Dog Food: the First 100 Years

With all the rapid changes in pet food trends, you might be surprised to hear that commercial pet food was invented over 150 years ago. The idea of a pet diet that is the same from day to day was originated by a man named James Spratt. Spratt’s idea for dry, shelf-stable dog food came from hardtack, a food product that was developed for sea travel and could be stored for several months at a time without refrigeration. Spratt created his first “dog biscuits” out of wheat, salt, water, beet root, and the byproducts of something called “prairie beef”. Spratt’s advertising featured images of Native Americans hunting bison; however, Spratt was fiercely protective of this mystery meat’s identity and took the secret to his grave. The meaning of the words “prairie beef” is still unknown. Spratt was a salesman at heart who visualized, and then created, a market for pet food among people who’d always fed their dogs for free, with scraps for their own dinner tables. This was hard work, but it paid off for him in the end. He had no nutritional expertise (apart from owning several dogs) yet somehow managed to convince consumers that his diet could help their dogs become show champions. The product was named “Spratt’s Meat Fibrine Dog and Puppy Cakes” and was aggressively marketed by means of testimonials from famous friends as well as advertising on the front cover of the AKC Journal’s very first edition. When customers of his won show titles, Spratt attributed their successes to his diet. Milk-Bones were invented after the same fashion some 50 years later, when a slaughterhouse operator sought to transform waste milk materials into a marketable product.

Puppy Cakes and Milk-Bones, both marketed as complete dog diets, did very well until the end of World War I, when horses started to go downhill. You see, horses were gradually being displaced from everyday life by manmade machines. Many of them had no place to go but the slaughterhouse. The Chappel brothers, from Rockford, Illinois, spotted an opportunity and grabbed onto it with both hands. Their canned dog food, Ken-L Ration, was wildly popular with dogs and their owners. It immediately overshadowed both dry diets. It was boldly advertised as “lean, red meat” for dogs, while its lesser-known identity as horsemeat was printed in small font at the bottom of the label. Canned Ken-L Ration was soon so popular that the Chappel brothers had to start raising horses exclusively for slaughter, and canned food made up 90% of the market until World War II. When meat and metal products were both rationed due to the war effort, the canned food business tanked.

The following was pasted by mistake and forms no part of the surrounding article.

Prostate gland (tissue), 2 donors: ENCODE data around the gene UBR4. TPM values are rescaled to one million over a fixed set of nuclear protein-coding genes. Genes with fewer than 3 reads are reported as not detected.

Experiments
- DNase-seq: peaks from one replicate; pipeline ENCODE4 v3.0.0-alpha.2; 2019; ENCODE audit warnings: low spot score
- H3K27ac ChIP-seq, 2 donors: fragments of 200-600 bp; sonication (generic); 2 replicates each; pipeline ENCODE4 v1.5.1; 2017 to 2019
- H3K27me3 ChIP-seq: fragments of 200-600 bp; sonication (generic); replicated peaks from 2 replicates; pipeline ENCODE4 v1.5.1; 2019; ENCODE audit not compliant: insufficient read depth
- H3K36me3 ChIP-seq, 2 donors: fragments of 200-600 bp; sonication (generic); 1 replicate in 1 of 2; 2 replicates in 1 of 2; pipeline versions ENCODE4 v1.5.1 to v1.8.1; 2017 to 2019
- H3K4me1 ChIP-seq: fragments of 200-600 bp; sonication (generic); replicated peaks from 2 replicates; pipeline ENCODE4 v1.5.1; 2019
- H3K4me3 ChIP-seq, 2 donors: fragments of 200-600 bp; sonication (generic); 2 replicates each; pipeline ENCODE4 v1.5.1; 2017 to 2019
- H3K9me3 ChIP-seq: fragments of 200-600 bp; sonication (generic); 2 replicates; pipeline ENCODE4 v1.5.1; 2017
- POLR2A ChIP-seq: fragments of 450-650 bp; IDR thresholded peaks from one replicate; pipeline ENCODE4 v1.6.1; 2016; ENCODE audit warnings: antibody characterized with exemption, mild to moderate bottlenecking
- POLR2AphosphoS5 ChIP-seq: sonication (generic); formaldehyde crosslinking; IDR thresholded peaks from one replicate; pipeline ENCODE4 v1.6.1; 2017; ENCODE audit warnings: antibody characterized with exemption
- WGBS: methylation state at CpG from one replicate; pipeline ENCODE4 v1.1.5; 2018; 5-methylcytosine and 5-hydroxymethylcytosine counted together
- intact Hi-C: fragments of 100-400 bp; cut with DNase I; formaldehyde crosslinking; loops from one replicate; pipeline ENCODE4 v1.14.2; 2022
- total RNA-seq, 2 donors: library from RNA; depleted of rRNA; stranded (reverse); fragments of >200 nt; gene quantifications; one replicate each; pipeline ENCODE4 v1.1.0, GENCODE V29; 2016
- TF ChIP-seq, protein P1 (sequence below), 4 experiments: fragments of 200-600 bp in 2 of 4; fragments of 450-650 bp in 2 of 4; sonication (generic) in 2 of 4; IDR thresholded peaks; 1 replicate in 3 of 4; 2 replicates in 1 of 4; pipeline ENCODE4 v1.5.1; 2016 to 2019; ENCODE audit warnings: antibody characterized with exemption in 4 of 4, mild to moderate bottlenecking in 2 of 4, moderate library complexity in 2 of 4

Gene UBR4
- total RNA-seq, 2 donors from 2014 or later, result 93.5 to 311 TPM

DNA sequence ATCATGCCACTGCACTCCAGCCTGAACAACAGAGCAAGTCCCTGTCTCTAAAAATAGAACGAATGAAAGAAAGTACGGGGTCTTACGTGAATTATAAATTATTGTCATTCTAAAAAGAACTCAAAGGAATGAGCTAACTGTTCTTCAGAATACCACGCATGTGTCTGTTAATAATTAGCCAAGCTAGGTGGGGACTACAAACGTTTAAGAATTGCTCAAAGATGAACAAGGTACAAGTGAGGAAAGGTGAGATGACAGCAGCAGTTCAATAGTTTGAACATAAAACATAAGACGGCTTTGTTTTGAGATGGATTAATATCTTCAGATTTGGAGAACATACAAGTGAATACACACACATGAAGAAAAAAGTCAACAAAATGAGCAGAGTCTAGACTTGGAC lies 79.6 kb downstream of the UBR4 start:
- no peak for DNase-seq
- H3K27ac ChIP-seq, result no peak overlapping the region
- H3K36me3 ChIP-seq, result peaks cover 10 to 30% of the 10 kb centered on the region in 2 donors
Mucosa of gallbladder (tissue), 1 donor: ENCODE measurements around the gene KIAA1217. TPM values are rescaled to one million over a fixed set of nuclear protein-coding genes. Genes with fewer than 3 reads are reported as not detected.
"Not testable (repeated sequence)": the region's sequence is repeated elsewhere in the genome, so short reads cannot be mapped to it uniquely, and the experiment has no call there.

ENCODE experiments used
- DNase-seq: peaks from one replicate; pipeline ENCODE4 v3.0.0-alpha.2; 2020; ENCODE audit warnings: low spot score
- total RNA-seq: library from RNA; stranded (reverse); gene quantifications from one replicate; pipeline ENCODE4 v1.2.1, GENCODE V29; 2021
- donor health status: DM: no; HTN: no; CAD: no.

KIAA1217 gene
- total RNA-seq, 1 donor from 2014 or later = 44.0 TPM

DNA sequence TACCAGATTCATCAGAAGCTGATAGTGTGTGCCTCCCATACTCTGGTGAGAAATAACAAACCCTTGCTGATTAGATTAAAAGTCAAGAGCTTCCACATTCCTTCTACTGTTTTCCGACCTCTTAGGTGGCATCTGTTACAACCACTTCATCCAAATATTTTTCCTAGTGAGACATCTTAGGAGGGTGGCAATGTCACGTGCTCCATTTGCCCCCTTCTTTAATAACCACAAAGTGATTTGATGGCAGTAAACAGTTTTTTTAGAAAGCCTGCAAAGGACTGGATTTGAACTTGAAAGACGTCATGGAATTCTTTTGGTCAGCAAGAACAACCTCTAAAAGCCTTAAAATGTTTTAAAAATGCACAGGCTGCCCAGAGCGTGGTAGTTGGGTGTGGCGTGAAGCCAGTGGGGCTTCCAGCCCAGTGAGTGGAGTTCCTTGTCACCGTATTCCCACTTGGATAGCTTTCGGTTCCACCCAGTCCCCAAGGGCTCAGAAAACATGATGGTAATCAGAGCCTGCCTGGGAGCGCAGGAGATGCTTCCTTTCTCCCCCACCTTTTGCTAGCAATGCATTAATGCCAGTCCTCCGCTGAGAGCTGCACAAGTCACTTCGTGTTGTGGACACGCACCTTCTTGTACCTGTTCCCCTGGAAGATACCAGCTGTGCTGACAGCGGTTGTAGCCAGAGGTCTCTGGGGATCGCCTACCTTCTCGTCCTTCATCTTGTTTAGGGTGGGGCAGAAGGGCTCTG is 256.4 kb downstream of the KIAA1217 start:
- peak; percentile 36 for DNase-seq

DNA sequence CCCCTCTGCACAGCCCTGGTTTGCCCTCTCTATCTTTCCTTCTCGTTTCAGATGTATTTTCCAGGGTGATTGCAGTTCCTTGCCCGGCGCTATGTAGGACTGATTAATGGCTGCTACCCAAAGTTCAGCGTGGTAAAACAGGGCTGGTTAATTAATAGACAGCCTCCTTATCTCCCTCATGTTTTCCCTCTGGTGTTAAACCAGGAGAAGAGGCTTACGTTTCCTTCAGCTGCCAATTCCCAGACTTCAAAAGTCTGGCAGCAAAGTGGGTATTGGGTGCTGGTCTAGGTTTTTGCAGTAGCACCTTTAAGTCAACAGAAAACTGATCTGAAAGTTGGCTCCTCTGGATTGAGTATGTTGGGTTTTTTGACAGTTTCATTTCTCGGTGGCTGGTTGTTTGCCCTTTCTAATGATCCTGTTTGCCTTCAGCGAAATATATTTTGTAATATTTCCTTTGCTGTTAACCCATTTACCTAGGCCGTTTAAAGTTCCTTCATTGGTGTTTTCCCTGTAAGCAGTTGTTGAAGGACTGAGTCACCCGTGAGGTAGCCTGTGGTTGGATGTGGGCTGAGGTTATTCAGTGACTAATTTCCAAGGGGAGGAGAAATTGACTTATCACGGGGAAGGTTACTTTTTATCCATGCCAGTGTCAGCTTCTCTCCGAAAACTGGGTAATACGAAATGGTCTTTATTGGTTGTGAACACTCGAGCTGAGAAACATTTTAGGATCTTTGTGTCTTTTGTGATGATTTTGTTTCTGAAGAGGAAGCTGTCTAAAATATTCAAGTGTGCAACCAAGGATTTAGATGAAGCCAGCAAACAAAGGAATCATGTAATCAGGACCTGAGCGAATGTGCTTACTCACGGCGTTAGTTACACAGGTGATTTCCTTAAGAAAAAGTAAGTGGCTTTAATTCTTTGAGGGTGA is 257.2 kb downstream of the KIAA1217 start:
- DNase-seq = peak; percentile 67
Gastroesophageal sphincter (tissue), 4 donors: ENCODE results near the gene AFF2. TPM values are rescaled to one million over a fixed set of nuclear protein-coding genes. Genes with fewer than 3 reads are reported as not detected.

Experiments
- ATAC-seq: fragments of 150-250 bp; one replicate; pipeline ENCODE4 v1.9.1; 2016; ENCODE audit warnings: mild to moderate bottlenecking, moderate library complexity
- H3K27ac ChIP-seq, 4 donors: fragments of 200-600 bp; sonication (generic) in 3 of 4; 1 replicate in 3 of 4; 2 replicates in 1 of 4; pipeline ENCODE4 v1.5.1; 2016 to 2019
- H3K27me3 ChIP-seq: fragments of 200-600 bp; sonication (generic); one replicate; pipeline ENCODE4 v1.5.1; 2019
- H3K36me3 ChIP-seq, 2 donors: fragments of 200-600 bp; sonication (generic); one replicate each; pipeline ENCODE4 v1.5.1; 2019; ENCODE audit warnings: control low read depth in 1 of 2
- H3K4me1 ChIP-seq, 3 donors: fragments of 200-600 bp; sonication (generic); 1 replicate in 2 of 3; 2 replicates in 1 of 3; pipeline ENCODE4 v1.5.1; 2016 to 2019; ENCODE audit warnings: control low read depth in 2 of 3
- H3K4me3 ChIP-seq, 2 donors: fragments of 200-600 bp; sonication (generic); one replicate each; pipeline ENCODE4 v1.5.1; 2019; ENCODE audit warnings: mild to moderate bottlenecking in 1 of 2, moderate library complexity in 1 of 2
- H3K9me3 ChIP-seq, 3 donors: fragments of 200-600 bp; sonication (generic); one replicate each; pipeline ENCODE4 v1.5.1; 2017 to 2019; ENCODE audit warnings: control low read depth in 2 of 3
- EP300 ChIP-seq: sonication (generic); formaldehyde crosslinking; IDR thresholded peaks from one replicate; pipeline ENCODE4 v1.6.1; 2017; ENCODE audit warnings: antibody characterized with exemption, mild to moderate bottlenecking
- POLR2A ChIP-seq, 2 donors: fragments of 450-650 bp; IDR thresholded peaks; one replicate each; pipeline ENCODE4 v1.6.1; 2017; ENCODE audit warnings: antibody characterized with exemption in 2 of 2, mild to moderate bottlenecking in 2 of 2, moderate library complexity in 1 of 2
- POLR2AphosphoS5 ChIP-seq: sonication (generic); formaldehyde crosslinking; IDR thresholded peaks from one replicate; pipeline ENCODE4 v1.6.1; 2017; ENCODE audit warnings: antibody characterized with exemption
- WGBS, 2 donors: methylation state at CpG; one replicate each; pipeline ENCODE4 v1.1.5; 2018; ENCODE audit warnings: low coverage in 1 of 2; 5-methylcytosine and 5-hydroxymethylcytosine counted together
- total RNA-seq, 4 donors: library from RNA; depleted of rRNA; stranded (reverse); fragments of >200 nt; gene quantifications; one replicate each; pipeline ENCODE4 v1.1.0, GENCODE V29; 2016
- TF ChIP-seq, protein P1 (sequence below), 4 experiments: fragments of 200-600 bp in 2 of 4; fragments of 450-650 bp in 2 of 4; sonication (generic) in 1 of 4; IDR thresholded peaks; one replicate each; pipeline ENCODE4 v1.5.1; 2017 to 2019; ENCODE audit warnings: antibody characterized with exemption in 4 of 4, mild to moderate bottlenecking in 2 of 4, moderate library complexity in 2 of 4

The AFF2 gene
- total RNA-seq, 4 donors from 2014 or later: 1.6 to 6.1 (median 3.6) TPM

Dry dog food had to make a comeback, or the very concept of “pet food” was going to die. James Spratt’s company was purchased by General Mills, which is still in the market today as the owner of Blue Buffalo. Ralston Purina, their chief competitor, unveiled a new process they’d developed while making Chex cereal: extrusion. That’s when kibble was born, and dog food was changed forever.

Dr. M.S. Regan